the company was not liable for the result of his acts thereunder. 2. MASTER AND SERVANT_ACTS OF SERVANT-LIABILITY OF MASTER.
Where a fire was negligently set by a railroad's subboss of a bridge and trestle crew, while he was sleeping in one of the railroad's boarding cars, when not on duty, his act was not performed in the business of the
railroad company. Hence the latter was not liable for the result thereof at common law.
[Ed. Note.-For cases in point, see Cent, Dig. vol. 34, Master and Seryant, § 1225.)
In Error to the Circuit Court of the United States for the District of South Carolina, at Greenville.
C. P. Sanders (Sanders & De Pass, on the briefs), for plaintiff in error.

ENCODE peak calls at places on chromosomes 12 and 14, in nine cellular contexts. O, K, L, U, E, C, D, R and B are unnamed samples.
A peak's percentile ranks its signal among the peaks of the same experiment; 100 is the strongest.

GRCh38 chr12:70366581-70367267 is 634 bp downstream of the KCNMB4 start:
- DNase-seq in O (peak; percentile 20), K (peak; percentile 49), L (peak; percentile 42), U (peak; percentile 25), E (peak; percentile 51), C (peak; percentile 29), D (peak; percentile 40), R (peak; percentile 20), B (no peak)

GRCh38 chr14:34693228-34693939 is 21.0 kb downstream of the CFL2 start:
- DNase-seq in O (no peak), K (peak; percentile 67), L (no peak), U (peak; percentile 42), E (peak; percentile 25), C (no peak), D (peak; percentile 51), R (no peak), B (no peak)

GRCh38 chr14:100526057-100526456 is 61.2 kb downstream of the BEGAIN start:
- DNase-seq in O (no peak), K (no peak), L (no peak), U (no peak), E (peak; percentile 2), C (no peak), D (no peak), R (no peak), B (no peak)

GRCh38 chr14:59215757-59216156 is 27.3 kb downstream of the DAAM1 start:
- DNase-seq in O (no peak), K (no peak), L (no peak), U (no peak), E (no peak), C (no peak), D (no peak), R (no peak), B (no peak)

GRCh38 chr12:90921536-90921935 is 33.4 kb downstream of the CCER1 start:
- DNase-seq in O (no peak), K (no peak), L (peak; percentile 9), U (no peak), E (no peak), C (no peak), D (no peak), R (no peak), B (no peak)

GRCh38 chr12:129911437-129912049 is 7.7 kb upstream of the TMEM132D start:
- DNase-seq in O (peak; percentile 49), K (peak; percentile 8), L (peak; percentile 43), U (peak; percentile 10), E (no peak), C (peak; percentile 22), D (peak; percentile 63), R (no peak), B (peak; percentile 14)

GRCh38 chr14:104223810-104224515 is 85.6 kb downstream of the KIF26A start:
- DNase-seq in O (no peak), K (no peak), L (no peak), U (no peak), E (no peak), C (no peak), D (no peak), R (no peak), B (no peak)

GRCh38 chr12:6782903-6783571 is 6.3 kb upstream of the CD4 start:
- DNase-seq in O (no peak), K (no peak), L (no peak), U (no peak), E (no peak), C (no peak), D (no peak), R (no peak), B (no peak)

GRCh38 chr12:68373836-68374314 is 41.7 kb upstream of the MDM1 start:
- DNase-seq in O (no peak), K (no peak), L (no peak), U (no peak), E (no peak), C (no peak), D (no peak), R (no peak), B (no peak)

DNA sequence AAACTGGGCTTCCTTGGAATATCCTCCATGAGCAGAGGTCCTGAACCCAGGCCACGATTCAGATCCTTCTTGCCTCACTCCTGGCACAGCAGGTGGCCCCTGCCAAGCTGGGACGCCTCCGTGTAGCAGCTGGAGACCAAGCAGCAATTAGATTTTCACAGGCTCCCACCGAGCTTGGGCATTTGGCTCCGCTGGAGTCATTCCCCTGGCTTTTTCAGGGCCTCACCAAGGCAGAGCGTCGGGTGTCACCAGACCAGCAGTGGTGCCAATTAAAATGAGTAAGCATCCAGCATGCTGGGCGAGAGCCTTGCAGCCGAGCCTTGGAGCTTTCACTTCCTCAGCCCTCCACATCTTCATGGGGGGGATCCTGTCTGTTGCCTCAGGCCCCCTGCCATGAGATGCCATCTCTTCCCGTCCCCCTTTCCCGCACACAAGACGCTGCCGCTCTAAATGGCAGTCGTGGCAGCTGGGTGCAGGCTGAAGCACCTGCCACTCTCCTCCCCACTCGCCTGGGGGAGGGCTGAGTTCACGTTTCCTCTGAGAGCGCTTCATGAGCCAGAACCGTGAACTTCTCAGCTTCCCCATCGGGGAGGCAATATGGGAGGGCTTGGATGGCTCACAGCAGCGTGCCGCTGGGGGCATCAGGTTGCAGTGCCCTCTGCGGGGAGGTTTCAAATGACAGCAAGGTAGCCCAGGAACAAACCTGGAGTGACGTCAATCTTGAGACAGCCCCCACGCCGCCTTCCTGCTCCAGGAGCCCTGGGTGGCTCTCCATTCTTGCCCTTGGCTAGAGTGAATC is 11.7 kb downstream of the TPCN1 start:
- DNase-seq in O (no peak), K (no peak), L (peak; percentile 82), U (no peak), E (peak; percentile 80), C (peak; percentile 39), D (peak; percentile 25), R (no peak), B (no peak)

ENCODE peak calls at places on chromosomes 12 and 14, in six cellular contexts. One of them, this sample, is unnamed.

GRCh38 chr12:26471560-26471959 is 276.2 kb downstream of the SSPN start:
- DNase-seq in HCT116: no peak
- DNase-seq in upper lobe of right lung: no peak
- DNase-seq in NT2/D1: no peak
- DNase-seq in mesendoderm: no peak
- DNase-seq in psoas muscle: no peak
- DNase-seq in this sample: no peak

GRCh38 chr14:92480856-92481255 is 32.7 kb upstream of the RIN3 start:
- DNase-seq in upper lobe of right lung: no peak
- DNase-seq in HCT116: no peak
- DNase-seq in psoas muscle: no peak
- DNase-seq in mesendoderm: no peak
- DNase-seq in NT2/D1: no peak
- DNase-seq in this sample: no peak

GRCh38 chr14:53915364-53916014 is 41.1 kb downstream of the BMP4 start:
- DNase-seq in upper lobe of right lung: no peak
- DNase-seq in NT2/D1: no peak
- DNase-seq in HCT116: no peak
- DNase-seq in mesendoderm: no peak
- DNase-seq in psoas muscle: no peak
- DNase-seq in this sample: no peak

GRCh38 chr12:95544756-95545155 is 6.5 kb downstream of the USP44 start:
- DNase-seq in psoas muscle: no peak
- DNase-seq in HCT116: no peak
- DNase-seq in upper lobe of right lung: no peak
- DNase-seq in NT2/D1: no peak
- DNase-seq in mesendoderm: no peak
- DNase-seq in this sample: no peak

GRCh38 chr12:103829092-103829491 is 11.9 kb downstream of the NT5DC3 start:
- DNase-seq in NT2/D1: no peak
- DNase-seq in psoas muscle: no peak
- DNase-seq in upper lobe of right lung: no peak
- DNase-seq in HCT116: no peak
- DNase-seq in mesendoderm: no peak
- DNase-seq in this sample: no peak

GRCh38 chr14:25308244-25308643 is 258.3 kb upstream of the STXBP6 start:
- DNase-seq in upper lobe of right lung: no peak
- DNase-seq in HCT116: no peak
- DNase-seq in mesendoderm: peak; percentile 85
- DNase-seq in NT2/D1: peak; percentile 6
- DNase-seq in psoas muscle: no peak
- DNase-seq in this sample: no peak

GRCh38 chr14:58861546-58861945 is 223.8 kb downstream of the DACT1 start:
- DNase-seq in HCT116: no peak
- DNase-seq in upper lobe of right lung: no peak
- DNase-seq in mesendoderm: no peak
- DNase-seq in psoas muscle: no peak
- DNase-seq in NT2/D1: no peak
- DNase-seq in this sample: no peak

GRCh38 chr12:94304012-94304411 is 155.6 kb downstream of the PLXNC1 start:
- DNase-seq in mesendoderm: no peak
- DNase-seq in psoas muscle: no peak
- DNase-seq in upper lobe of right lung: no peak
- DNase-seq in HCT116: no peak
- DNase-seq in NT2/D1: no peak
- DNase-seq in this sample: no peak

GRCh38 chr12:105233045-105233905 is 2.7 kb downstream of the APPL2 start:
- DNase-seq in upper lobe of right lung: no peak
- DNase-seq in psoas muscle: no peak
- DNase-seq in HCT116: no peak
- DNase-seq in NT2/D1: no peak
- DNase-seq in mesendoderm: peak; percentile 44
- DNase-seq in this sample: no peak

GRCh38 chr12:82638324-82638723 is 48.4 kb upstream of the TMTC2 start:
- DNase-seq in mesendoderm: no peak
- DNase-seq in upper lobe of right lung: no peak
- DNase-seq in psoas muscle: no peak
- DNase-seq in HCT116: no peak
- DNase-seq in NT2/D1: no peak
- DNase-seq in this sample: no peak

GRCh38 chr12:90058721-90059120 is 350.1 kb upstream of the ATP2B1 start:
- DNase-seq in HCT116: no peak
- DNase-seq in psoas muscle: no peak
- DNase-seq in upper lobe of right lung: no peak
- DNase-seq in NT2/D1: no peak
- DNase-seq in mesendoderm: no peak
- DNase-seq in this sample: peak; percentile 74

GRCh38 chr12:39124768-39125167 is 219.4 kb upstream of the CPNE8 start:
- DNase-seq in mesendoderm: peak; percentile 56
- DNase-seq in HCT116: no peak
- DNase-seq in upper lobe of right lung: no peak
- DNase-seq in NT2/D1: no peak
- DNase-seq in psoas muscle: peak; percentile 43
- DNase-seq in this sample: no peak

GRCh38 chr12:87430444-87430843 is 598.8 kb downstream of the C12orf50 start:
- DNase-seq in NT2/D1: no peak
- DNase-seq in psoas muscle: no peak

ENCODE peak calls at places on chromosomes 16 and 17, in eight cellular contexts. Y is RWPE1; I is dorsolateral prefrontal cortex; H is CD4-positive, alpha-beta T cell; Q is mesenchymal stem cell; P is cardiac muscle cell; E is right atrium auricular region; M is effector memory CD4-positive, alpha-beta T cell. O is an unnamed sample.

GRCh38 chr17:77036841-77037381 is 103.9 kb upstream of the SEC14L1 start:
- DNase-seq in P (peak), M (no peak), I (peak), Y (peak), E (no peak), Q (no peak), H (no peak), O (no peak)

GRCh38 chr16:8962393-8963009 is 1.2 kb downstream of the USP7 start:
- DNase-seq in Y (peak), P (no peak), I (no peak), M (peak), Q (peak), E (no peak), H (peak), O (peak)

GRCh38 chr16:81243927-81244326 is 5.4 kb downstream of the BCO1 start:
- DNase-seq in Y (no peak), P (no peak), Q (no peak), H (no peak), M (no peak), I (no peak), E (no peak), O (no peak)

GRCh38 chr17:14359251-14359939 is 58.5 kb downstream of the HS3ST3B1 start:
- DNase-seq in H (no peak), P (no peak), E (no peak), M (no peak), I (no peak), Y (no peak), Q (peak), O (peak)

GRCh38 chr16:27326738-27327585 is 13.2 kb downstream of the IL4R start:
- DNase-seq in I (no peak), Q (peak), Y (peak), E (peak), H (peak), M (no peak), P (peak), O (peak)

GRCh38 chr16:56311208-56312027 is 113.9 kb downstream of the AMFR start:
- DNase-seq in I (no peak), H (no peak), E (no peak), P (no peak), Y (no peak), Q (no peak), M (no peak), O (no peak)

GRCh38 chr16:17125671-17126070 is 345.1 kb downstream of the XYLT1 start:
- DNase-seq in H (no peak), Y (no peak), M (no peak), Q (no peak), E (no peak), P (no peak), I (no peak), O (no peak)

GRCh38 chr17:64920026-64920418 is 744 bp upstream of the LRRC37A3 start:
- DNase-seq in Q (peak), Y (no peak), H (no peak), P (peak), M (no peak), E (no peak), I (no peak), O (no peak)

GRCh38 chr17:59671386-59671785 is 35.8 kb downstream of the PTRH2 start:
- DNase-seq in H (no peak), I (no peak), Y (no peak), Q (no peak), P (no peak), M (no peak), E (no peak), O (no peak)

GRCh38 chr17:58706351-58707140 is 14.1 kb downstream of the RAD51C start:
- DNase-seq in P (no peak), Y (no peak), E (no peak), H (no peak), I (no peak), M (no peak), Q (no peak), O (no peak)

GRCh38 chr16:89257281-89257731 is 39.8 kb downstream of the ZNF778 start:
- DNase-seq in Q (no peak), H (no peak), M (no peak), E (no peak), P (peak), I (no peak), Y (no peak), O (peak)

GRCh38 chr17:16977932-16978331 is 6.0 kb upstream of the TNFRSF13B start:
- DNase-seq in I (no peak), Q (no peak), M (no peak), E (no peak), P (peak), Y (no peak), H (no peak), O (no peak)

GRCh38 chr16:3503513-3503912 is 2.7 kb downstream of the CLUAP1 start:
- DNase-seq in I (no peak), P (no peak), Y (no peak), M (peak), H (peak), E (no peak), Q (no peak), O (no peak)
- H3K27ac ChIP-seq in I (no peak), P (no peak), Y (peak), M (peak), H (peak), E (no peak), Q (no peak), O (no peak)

Stanyarne Wilson (J. A. Sawyer, on the brief), for defendant in error.
Before GOFF and PRITCHARD, Circuit Judges, and McDOWELL, District Judge.
MCDOWELL, District Judge. This was an action at law brought by the defendant in error--to be hereafter referred to as the plaintiffagainst the plaintiff in error, to recover damages for the injury to the stock, equipment, and buildings of the plaintiff at Union, S. Č., from fire which originated in a boarding car belonging to the defendant.